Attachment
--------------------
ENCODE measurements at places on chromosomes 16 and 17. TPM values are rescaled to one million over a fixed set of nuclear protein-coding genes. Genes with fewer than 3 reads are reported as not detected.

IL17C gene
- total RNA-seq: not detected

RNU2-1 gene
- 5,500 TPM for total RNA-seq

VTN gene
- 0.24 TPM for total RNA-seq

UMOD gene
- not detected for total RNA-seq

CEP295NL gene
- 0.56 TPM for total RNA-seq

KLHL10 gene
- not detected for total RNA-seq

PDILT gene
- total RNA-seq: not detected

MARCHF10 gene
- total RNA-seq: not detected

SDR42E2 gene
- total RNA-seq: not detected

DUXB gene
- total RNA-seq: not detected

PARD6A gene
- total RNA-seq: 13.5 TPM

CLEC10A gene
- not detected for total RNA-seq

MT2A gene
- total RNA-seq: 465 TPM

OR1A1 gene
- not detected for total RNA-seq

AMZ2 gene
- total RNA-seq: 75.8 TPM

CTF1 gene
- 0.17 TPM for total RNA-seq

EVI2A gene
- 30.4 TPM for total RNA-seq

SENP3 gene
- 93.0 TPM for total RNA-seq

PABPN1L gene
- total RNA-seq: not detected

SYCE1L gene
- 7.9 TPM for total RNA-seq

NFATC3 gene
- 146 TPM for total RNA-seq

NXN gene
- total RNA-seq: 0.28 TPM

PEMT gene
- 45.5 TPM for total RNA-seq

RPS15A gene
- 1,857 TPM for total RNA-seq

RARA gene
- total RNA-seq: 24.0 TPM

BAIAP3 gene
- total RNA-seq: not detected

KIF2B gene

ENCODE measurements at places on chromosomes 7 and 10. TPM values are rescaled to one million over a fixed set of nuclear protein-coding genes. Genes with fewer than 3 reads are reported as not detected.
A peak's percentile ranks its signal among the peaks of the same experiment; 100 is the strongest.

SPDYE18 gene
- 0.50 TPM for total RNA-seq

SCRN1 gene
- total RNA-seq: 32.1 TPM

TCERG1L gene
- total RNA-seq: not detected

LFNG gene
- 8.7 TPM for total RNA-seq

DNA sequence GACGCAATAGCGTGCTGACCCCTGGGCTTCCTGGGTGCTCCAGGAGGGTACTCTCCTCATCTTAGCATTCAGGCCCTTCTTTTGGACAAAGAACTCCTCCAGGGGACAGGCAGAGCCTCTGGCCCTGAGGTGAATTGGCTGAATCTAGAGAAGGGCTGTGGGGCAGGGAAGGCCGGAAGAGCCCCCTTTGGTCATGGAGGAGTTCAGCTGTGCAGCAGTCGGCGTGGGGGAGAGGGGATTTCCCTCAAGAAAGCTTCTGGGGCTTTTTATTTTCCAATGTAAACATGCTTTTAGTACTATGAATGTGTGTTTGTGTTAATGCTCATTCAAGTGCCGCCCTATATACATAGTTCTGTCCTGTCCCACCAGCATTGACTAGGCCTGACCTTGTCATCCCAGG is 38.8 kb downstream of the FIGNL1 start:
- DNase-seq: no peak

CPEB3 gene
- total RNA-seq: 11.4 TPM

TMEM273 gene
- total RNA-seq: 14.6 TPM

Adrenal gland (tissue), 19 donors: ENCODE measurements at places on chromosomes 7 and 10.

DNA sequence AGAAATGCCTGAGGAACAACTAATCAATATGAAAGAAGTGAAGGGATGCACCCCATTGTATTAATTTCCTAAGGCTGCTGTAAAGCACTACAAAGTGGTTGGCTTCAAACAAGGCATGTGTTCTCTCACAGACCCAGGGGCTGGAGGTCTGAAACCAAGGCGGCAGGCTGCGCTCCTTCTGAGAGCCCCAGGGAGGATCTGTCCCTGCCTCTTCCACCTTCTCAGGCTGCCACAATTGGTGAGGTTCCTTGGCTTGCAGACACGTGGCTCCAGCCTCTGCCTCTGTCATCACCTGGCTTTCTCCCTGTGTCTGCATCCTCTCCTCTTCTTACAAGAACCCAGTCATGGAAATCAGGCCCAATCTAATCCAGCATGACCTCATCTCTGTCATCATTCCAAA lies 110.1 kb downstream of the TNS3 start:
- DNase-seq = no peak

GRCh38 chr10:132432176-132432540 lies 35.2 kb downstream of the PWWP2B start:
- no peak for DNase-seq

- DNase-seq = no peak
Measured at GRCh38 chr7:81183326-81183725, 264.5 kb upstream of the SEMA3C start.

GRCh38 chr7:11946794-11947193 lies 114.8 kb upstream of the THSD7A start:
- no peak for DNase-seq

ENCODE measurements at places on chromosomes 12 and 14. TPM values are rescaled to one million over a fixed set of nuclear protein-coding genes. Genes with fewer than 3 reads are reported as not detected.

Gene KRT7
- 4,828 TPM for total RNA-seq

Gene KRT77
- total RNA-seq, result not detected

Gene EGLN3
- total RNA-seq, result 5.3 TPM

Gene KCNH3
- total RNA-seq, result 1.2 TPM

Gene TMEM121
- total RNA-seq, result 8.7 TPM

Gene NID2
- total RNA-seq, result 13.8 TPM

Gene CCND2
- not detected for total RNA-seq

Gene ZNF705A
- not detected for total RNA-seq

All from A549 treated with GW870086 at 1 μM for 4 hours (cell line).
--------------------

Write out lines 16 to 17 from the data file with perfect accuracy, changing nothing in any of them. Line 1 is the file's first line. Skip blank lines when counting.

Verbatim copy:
MARCHF10 gene
- total RNA-seq: not detected